Fundamentalists are famous for gearing whole conferences, seminars, sermon series, college courses, and camp themes around the idea of worldliness. But I do not know of any books from this sector devoted specifically to this topic. This is unfortunate because as our culture is becoming increasingly saturated with the media, the church needs biblically grounded books moored us to the truth about the allurements of the world.
C.J. Mahaney, a pastor probably most comfortable with the moniker “conservative evangelical” has edited a timely volume encouraging Christians to resist the temptations of a fallen world. I commend this book for several reasons. First, evangelicalism neglects and sometimes even mocks the topic. The chapters are specific enough to make the book controversial. That’s a good thing. So we should congratulate the authors simply for devoting 200 hundred pages to the idea of worldliness. Second, Worldliness addresses the right issues. Among the topics are (1) a definition of worldliness (“love for this fallen world”), (2) media, (3) music, (4) stuff, and (5) clothing. Like it or not, these are the issues people want to talk about. The authors understand this and devote an entire chapter to each one.
Second, the chapter on “media” was the best and most marked up chapter in the book. It addresses the hazards of thoughtless TV watching. It knocks down the argument that says: “The Bible records sexual sin, so its OK for me to watch sexual sin in movies” (52). Best of all, the chapter gives us dozens of “time”, “heart”, and “content” questions to ask ourselves before watching a movie. The questions go far beyond that of sex scenes and cursing, but toward ideas like: “How much time have I spent on media today?”, “Am I watching this because I’m bored or lazy?”, “What does this film mock and glamorize?”, and “Does its content reflect truth, beauty, or goodness?” (57-59).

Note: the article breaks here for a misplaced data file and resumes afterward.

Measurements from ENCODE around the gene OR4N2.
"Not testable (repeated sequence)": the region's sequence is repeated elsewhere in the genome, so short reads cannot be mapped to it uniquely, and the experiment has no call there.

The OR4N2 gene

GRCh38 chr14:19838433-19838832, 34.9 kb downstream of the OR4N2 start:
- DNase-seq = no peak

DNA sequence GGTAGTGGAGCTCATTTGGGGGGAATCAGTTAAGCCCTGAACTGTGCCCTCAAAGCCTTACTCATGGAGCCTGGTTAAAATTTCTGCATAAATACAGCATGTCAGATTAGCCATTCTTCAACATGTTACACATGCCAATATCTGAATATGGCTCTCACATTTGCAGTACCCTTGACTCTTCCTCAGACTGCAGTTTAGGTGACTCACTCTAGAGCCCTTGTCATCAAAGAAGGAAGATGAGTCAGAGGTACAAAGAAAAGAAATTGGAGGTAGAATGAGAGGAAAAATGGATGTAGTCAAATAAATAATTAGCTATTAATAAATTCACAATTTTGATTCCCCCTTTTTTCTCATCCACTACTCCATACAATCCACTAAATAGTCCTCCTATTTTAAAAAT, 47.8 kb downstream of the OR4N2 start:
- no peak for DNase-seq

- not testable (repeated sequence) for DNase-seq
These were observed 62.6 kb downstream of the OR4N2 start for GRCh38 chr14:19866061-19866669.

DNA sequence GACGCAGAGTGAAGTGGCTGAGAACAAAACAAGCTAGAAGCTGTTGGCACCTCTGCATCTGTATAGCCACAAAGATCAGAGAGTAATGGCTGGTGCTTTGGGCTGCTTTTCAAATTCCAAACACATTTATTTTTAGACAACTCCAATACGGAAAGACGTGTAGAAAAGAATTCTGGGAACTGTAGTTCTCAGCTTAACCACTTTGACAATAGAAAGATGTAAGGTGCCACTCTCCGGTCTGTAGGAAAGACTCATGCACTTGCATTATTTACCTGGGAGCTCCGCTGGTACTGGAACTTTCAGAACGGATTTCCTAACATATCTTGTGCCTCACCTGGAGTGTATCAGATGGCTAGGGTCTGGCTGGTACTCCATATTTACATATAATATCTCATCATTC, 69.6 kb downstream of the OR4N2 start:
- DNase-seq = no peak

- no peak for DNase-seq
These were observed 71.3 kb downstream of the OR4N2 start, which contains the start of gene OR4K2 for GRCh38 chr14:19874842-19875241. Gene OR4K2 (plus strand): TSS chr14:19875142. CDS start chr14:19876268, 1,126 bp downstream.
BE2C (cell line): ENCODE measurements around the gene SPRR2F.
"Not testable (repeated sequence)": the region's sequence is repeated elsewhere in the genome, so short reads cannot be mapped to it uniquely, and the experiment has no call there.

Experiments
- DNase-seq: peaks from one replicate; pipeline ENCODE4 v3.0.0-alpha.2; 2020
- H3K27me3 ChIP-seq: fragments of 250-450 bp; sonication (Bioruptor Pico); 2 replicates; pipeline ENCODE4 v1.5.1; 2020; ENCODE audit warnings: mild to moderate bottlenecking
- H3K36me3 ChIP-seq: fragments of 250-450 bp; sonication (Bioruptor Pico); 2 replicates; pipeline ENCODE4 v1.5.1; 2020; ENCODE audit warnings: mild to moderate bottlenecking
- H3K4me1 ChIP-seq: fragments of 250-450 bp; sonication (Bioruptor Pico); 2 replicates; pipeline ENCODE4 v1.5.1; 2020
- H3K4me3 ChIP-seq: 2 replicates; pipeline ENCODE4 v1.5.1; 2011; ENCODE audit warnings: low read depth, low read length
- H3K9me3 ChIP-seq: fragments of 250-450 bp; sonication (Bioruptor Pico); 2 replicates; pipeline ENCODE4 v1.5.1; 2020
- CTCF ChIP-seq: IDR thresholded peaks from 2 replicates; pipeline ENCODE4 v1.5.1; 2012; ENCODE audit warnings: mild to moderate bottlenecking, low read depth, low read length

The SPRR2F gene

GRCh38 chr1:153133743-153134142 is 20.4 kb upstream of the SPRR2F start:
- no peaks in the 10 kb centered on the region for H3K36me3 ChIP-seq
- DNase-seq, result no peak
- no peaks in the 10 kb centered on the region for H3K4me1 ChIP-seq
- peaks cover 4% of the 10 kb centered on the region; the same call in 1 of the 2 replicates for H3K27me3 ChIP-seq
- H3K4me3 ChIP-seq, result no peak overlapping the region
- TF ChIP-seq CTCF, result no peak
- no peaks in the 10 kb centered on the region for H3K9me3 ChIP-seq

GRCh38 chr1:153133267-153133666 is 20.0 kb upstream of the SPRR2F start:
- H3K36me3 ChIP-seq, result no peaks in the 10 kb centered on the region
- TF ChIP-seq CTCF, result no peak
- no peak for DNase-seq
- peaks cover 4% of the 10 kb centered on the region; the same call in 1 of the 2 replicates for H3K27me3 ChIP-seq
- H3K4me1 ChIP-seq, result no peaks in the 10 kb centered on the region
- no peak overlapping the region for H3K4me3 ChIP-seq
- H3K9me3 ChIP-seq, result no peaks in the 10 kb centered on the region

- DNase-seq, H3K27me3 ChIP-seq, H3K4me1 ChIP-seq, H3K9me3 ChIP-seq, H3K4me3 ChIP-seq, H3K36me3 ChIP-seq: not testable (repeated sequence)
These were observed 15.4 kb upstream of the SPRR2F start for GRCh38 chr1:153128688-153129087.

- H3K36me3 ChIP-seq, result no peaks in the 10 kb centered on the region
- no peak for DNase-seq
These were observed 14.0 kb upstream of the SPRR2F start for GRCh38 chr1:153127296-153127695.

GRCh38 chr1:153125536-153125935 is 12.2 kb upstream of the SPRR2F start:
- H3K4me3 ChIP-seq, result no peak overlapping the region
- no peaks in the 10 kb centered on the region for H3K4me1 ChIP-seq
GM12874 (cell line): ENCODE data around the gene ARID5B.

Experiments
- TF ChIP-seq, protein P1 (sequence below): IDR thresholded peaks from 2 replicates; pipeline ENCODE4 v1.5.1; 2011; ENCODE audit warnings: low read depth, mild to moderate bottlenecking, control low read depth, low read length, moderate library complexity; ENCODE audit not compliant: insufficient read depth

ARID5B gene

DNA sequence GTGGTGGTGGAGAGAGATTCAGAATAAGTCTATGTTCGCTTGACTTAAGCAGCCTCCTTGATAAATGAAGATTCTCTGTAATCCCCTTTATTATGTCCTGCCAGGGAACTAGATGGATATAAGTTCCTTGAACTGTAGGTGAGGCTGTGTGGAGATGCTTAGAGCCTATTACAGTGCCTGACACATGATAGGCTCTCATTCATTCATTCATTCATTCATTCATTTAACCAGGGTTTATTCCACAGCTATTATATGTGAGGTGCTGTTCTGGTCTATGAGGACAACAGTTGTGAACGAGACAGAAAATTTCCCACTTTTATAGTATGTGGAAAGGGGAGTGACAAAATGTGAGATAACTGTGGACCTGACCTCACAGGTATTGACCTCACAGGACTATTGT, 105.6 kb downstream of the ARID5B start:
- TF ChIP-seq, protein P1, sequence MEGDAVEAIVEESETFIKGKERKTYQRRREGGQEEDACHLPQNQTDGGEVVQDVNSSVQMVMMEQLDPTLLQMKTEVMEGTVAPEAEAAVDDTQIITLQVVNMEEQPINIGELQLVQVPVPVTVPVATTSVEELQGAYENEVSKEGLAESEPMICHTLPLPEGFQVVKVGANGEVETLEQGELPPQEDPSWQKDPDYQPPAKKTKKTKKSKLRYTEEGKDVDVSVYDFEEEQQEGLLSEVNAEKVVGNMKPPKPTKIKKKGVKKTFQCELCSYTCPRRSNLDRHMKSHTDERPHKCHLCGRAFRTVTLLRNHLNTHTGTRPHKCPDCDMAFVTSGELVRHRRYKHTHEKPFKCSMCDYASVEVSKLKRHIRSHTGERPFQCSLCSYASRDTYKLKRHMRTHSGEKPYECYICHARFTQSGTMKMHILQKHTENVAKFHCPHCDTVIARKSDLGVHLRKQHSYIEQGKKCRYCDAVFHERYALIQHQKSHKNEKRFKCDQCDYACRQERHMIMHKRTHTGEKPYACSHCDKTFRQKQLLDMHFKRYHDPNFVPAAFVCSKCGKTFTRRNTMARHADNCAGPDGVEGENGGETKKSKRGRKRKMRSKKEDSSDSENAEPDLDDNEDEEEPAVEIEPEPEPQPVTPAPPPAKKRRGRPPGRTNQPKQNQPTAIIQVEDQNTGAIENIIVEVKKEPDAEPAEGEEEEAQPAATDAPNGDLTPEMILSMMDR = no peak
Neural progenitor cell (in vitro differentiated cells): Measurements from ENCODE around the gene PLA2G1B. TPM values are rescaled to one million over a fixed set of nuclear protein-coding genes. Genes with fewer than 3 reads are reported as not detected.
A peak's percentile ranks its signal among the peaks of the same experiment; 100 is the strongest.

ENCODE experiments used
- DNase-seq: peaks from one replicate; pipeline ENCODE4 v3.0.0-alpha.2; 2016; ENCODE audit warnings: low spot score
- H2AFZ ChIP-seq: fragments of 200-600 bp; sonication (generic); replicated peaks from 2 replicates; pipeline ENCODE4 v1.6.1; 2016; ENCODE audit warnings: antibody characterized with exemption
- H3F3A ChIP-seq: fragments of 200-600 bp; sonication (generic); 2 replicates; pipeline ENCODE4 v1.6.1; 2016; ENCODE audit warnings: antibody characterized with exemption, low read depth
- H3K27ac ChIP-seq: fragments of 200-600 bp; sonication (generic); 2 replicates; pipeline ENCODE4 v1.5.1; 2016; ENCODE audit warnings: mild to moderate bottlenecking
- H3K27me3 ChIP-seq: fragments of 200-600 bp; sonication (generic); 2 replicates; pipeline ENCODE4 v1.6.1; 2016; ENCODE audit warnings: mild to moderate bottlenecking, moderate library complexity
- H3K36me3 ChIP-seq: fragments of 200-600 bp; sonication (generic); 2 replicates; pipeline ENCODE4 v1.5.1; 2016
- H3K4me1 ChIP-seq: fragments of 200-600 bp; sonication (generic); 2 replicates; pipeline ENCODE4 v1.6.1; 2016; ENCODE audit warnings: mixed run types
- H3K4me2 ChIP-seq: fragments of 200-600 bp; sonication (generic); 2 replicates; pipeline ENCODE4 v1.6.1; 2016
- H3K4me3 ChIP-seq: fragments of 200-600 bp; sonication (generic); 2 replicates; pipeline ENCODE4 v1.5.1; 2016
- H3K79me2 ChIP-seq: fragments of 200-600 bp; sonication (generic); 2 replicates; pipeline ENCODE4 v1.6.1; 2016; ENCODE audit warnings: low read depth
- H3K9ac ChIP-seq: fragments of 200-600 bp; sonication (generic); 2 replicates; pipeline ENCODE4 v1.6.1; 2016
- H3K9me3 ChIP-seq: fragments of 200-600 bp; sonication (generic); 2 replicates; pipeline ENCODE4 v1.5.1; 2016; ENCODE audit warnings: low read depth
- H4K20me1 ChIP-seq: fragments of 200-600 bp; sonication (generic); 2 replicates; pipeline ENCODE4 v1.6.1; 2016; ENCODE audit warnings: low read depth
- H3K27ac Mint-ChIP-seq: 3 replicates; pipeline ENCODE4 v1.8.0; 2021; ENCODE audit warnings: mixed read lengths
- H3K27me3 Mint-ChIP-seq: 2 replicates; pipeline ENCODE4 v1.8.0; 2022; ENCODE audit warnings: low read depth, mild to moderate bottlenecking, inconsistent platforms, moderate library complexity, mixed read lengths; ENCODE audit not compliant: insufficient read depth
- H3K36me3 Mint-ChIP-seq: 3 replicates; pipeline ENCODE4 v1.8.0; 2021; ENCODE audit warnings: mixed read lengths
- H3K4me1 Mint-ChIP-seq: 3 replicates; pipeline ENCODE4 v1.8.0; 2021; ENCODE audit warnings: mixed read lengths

Finally, Mahaney’s chapter on “God, My Heart, and Clothes” was surprisingly good. He addressed the heart issue, promoted modesty, quoted often from his wife and other women, and pushed men to take responsibility for their daughter’s dress. The two appendices “Modesty Heart Check” and “Modesty on Your Wedding Day” were also very good.
There were a couple of areas of disagreement. I’m not sure I agreed with Mahaney’s definition of legalism. He writes: “A legalist is anyone who behaves as if they can earn God’s approval and forgiveness through personal performance” (44). Of course we know that justification is by grace alone with no personal effort earning any merit before God (Eph. 2:8; Acts 15). But is it true that legalism is seeking “God’s approval through personal performance”? God does delight in the obedience (or “performance”) of his children (1 Sam. 15:22). We know, however, that we cannot take personal credit for acts of righteousness, for it is God working in us (Phil. 2:13). Still, I think this definition opens the door for ridicule upon those who are seeking to please God by living holy lives.
Bob Kauflin’s chapter on music was good, but followed the status quo by emphasizing the lyrics of music and ignoring “style”. I’m not sure I agreed with his comments on page 71: “[Melody, harmony, and rhythm] in themselves carry no moral value. There are no ‘evil’ melodies or ‘false’ rhythms. Music alone is incapable of lying to us or commanding us to do wrong. Music by itself is also unable to communicate ‘truth statements’ to us.”
This is a good book that everyone will find something to disagree about. But I would encourage people to read it because it doesn’t fall into the trap of legalism. It puts the gospel at the center, doesn’t avoid the key issues, and gets the big ideas right. Mahaney may be correct: “The greatest challenge facing American evangelicalism is… seduction by the world” (22).